Journal of Criminal Justice and Popular Culture, 1(2) (1993) 9-11
Consistent with the corpus of Terry Gilliam's work (e.g., BRAZIL and THE ADVENTURES OF BARON MUNCHAUSEN), THE FISHER KING once again deals with grand themes against the backdrop of an alienating and dehumanizing social environment. The movie begins with Jack Lucas (Jeff Bridges), the biting, sardonic, and caustic radio "personality," berating his callers and listeners from a small studio somewhere in New York City. Speaking to one of his "fans" named Alan, Jack launches into a lengthy tirade in which he derides "yuppies," declaring that they deserve to die. With another day's job of derision completed, Jack goes home to prepare for his first television appearance, practicing his "presentation of self" by uttering the words "forgive me!" with every possible vocal permutation. This exercise soon proves prophetic, however, when the 11 o'clock news--that bastion of violence and disembodied imagery--reports that Alan (Jack's caller) went on a shooting rampage earlier in the day, killing several people at a trendy New York nightspot frequented by "yuppie" types. Herein lies the fundamental conflict of the movie--Jack's seething guilt for the deaths of those in the club. Three years later, Jack's guilt is exacerbated further when Perry (Robin Williams), the husband of one of the murder victims, saves him from a suicidal plunge into the Hudson. Throughout the rest of the movie, the fateful relationship between Jack and Perry unfolds, providing the springboard for Gilliam's brilliant exploration of such fundamental human problems as sin, repentance, and redemption as well as the search for personal fulfillment.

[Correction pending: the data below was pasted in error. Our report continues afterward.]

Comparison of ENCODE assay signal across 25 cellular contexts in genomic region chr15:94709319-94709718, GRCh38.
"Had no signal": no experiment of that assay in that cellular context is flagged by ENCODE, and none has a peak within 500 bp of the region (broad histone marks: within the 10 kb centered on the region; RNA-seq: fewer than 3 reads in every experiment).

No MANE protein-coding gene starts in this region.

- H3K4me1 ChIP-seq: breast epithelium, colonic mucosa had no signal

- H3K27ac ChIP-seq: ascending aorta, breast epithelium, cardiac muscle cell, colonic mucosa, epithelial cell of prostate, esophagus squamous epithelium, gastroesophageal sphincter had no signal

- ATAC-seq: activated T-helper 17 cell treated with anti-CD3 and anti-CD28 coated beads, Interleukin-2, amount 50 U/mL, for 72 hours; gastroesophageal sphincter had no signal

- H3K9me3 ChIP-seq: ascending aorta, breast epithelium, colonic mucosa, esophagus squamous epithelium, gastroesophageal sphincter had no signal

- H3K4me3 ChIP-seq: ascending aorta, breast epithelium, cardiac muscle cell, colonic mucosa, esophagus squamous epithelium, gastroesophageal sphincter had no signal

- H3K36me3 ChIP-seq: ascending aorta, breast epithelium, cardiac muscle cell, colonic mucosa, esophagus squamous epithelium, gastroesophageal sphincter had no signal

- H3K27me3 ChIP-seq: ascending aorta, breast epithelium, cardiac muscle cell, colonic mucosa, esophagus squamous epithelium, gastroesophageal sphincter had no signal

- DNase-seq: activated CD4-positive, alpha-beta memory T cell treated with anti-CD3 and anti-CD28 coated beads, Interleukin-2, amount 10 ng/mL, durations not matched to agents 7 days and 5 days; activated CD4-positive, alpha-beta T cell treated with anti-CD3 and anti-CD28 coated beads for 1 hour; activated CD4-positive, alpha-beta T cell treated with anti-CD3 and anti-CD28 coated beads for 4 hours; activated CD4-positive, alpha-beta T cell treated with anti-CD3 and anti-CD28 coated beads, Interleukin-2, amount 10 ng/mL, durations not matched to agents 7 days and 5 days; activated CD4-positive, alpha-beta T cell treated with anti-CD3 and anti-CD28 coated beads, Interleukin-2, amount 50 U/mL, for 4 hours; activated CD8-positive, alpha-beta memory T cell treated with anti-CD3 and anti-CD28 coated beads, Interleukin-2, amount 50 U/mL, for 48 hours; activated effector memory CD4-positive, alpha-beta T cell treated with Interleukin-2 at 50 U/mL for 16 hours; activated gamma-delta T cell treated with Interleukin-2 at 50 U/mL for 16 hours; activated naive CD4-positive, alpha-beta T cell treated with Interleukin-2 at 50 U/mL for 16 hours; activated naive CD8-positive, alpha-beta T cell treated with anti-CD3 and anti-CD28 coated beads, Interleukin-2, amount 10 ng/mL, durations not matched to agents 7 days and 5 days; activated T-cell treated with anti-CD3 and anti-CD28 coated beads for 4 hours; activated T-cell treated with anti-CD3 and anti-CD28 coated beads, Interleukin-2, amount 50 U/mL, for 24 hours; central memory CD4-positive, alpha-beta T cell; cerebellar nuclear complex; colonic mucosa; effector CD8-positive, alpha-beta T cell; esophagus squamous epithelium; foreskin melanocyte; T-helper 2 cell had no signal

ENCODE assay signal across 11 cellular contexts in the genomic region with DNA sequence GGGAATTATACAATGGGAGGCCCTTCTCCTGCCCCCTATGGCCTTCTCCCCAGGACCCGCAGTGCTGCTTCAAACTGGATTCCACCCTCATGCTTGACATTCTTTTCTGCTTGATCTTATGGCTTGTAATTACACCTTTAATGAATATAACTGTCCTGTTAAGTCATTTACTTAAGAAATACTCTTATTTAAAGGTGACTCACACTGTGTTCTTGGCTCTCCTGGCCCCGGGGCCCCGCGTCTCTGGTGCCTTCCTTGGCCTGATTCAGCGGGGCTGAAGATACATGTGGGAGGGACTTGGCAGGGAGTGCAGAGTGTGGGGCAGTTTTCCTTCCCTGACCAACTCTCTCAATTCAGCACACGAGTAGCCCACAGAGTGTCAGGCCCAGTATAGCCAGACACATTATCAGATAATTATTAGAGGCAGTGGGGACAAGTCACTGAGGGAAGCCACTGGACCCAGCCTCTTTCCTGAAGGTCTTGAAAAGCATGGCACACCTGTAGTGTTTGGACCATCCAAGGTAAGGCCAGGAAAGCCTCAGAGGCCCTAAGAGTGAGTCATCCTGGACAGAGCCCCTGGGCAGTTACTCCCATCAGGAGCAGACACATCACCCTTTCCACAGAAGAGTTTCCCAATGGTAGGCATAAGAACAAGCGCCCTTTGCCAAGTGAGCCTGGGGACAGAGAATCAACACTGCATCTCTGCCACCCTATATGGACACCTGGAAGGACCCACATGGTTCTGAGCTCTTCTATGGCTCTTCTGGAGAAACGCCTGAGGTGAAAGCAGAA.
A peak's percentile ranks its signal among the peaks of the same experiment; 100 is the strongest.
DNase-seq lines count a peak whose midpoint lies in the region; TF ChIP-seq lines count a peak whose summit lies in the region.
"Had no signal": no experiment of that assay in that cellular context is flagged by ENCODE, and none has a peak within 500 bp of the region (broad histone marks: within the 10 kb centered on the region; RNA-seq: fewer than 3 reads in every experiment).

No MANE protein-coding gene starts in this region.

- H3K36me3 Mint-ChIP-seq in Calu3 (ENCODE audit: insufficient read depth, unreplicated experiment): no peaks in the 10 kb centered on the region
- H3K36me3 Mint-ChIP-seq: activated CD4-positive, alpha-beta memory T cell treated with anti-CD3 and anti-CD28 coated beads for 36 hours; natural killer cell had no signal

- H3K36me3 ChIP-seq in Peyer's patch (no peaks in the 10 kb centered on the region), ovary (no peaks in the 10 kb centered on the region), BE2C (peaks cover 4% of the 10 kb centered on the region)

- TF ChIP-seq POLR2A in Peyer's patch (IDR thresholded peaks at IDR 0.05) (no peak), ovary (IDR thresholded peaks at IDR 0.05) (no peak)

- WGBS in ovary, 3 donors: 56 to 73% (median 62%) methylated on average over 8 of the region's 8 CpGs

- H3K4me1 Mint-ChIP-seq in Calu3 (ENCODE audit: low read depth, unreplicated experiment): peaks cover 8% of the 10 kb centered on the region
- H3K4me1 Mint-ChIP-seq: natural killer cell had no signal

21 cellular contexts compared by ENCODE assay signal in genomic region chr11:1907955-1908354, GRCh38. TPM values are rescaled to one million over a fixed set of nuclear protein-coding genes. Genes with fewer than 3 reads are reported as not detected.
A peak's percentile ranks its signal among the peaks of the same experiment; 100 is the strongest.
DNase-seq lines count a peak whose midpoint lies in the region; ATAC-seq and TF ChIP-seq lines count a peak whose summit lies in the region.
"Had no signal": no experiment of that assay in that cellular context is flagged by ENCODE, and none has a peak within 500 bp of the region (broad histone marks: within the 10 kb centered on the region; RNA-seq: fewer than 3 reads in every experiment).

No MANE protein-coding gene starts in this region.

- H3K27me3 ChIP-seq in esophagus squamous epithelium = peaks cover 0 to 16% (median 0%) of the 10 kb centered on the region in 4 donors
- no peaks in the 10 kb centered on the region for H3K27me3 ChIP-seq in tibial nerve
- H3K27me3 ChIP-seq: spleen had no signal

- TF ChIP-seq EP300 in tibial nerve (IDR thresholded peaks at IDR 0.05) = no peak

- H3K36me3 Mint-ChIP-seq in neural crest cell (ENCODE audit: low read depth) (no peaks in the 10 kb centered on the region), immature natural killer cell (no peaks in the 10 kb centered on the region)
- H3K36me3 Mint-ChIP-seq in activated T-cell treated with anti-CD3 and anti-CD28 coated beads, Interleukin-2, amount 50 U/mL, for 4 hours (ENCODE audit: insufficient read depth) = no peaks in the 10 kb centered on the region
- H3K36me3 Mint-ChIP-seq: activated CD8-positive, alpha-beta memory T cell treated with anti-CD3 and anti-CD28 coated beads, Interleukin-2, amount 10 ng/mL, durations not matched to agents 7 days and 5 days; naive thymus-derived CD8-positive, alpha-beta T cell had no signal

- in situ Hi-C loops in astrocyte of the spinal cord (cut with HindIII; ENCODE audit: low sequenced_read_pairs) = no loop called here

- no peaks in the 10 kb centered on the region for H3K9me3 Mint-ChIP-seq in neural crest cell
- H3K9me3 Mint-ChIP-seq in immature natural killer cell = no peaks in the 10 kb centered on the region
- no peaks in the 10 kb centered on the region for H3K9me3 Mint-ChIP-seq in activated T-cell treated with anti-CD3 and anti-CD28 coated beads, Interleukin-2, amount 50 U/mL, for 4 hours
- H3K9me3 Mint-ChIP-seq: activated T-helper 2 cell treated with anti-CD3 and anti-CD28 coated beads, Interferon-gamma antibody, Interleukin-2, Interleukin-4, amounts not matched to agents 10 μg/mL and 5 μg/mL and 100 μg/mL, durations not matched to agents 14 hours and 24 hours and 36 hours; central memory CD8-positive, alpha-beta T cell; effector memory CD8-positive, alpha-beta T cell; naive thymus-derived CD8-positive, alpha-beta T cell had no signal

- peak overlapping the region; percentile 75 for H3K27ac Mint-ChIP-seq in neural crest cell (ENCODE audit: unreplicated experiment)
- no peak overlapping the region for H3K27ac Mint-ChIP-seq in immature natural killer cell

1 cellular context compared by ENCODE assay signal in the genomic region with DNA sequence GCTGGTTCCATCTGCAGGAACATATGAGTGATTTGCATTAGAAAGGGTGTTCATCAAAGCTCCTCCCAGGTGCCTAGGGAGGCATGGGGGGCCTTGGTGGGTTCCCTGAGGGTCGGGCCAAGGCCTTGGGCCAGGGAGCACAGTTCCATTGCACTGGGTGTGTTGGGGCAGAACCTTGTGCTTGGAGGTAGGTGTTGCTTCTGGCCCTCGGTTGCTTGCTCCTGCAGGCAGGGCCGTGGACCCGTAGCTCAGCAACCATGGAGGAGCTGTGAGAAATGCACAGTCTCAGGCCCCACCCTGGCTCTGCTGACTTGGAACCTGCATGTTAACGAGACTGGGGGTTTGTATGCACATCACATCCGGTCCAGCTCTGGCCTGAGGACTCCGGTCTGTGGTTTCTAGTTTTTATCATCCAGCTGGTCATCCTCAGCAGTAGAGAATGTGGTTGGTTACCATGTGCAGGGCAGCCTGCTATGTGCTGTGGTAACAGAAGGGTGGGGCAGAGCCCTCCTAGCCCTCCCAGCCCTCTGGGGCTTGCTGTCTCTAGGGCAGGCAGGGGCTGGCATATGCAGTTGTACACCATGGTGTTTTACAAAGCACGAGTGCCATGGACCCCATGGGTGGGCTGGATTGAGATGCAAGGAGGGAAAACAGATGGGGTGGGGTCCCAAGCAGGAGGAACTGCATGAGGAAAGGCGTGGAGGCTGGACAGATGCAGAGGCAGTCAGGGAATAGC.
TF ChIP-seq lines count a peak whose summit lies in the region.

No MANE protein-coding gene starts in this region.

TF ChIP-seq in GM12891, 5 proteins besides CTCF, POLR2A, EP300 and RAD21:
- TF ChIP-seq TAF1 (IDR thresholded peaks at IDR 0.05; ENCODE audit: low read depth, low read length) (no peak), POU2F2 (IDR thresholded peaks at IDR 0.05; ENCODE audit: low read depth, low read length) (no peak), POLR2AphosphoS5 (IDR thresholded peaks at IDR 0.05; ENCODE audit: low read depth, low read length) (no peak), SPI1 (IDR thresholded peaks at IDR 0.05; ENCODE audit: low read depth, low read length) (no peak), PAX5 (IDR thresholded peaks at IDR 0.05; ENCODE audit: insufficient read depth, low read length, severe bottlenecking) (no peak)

The focus on the search for personal fulfillment in an increasingly bureaucratized and alienating world is played out through the more basic (and ancient) debate surrounding human motivation. In Jack Lucas, Gilliam gives us a portrait of egoism[End page 9] incarnate--a covetous, self-interested radio "personality" who is perpetually anguished despite his material success. Against this image, Gilliam juxtaposes Perry, the homeless madman--the fool--who finds satisfaction through apparently selfless and noble acts. The Egoism-Altruism dichotomy is made even more explicit as Perry relates the story of "The Fisher King" to Jack. The story concerns a king with visions of glory and fortune who spends a lifetime searching for the sacred Holy Grail, only to find himself emotionally scarred and embittered as he nears the end of his life. At this point, a fool comes along. Finding the king thirsty, the fool offers the king a drink of water. As the king drinks the water from the fool's cup, he finds himself not only emotionally healed but also in possession of that which he had chased for so long--the Holy Grail. Of course, the point of "The Fisher King" story is clear: the single minded pursuit of personal satisfaction (i.e., egoism) is doomed to failure. Only through other pursuits can true happiness be realized.